Broadband plan would make FCC a player in cybersecurity framework

Commission would gain responsibilities for ensuring the safety of private communications infrastructure

Under the National Broadband Plan released today by the Federal Communications Commission, the FCC would assume new responsibilities for helping to secure the nation’s privately owned communications infrastructure.

“As the world moves online, America’s digital borders are not nearly as secure as its physical borders,” the FCC said in the report. “The country must do better. In a broadband world, there is a unique opportunity to achieve a comprehensive vision for enhancing the safety and security of the American people.”

The plan calls for the FCC to create a cybersecurity roadmap for the nation, establish an Emergency Response Interoperability Center (ERIC) and a Cybersecurity Information Reporting System (CIRS), and establish a cybersecurity certification program for network operators.


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Many recommendations in the plan require congressional approval and funding before going into effect.

Universal access to broadband Internet access has been designated as a driver for the nation’s economic recovery and Congress, in the Reinvestment and Recovery Act last year, mandated that the FCC develop a national plan for ensuring broadband access all Americans. FCC began the process by issuing a notice of inquiry in April 2009 seeking input on the development of the plan. The document originally was due in February, but FCC Chairman Julius Genachowski last month requested a one-month extension.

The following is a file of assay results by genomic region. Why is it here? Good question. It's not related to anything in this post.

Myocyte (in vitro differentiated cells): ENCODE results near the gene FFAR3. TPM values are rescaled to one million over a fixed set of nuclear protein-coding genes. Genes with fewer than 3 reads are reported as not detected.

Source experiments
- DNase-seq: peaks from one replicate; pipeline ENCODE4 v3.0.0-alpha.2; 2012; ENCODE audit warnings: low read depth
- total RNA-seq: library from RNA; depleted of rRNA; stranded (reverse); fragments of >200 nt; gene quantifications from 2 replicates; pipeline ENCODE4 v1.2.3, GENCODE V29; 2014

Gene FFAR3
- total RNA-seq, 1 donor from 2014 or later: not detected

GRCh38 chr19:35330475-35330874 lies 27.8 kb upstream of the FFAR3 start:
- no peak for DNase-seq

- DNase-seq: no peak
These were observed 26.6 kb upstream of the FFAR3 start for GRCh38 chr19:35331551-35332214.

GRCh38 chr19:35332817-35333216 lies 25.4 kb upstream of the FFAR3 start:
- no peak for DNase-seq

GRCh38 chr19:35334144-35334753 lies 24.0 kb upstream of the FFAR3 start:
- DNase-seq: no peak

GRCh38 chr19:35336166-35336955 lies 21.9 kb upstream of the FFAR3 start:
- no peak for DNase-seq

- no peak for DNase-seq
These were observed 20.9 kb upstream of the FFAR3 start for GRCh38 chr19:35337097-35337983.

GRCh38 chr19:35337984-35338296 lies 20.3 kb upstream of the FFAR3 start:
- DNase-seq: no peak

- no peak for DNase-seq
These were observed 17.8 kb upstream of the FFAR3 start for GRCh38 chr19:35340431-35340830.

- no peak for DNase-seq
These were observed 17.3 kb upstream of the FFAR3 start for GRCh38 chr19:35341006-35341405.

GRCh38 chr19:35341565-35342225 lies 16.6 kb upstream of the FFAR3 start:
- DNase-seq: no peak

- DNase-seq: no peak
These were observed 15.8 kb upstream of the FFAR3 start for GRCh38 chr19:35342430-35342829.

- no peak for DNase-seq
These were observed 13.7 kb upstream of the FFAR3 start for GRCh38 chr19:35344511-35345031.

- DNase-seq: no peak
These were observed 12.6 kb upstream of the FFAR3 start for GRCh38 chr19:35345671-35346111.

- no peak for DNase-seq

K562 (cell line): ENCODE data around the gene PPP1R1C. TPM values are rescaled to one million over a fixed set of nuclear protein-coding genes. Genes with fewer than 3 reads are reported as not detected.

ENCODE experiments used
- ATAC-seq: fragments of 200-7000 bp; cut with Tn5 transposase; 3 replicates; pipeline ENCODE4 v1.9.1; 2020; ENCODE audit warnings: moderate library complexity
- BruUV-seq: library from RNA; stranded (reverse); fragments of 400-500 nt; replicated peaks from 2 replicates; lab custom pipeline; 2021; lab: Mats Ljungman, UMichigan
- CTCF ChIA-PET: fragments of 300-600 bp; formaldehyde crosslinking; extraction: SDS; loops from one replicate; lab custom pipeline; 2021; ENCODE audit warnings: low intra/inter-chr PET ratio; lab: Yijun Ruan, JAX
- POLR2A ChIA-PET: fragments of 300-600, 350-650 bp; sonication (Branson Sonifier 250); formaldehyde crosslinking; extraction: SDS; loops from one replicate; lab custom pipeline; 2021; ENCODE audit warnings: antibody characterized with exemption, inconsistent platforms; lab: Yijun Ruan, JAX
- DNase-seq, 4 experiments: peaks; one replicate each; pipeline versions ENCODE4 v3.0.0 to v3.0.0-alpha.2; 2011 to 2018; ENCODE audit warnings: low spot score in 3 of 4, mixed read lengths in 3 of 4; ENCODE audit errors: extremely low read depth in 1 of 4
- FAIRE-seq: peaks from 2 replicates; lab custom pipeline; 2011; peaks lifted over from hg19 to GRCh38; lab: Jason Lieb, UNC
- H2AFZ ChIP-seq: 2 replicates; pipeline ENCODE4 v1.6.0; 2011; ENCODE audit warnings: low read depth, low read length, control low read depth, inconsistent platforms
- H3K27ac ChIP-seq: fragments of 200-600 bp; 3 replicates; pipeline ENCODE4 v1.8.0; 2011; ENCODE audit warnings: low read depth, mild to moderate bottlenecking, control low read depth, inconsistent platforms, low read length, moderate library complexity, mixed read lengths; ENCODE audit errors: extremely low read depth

In addition to securing the nation’s private information infrastructure, the plan also makes recommendations for deploying a national public safety broadband network and encouraging development of next-generation 911 and public alert systems.

“The proliferation of Internet Protocol (IP)-based communications requires stronger cybersecurity,” the FCC concludes in its report. The commission’s responsibilities in this area would focus largely on cooperating with existing programs in the Homeland Security Department and the National Institute of Standards and Technology. The cybersecurity certification program would be voluntary, part of an effort to create market incentives for securing networks, and the commission would not have the authority to mandate security standards for privately owned networks.

The plan recommends that FCC work with the administration to release a cybersecurity roadmap within 180 days. “The FCC roadmap should identify the five most critical cybersecurity threats to the communications infrastructure and its end users,” the plan states. “The roadmap should establish a two-year plan, including milestones, for the FCC to address these threats.”

The Cybersecurity Information Reporting System would help to provide the situational awareness in the IP infrastructure that FCC says the government and Internet service providers now lack, and which is needed to coordinate responses to attacks.

“The FCC and DHS’ Office of Cybersecurity and Communications together should develop an IP network CIRS to accompany the existing Disaster Information Reporting System,” the plan states. “CIRS will be an invaluable tool for monitoring cybersecurity and providing decisive responses to cyberattacks.”